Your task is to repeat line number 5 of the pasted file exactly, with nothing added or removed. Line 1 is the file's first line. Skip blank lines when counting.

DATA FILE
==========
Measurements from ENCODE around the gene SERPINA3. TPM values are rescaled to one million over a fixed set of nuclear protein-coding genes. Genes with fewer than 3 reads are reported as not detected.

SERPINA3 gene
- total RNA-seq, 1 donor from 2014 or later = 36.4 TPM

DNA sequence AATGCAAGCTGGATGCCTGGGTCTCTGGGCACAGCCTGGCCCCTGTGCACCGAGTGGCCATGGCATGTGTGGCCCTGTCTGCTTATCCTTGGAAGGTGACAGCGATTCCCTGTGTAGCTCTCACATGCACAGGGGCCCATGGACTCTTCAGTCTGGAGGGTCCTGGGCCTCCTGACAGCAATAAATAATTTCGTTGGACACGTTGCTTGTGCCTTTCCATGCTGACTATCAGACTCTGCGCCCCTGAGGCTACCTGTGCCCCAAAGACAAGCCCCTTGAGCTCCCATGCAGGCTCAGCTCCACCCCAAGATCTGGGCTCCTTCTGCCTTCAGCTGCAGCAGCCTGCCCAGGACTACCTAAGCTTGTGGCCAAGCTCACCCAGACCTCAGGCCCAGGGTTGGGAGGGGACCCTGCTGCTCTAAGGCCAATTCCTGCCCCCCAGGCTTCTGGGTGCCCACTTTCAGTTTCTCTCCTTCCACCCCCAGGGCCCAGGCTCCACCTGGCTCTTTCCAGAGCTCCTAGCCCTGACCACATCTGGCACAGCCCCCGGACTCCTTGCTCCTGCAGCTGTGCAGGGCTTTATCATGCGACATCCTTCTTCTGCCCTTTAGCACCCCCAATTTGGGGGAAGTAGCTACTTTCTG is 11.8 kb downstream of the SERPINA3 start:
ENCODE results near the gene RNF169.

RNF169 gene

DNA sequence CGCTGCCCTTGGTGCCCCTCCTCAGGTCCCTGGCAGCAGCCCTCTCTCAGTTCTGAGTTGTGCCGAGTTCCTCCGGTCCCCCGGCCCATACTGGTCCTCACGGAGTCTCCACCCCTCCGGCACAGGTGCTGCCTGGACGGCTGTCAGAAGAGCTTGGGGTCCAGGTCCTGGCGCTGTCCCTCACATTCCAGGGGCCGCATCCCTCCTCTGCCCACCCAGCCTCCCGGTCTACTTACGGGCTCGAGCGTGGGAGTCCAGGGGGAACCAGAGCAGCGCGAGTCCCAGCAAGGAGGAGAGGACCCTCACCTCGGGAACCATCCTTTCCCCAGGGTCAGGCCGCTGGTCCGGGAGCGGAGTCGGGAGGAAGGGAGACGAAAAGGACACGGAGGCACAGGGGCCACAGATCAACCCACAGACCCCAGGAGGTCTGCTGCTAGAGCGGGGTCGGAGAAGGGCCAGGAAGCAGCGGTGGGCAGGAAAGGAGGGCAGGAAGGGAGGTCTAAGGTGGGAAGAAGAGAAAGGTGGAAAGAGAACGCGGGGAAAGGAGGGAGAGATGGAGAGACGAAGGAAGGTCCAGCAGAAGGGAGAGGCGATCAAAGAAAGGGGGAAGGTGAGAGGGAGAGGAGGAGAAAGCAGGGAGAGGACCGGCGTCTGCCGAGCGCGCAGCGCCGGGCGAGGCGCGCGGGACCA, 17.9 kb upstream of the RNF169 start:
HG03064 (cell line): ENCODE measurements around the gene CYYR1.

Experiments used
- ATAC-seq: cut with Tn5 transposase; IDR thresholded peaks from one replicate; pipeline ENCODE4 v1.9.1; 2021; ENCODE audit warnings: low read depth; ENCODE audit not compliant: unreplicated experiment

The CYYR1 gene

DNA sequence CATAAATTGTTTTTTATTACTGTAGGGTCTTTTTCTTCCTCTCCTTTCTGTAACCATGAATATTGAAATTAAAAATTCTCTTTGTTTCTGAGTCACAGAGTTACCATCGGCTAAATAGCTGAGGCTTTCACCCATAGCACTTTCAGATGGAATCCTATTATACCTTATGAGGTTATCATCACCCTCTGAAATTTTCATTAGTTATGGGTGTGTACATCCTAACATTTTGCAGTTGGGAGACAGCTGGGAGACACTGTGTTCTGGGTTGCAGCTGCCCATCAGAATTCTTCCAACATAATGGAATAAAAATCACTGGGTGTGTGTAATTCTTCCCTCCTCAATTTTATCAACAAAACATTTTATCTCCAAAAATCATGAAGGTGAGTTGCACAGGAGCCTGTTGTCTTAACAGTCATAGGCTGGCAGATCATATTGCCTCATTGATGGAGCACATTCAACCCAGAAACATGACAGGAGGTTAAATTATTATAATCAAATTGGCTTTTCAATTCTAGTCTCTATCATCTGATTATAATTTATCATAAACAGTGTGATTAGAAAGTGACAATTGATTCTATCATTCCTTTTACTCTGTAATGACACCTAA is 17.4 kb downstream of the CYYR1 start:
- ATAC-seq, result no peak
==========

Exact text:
ENCODE results near the gene RNF169.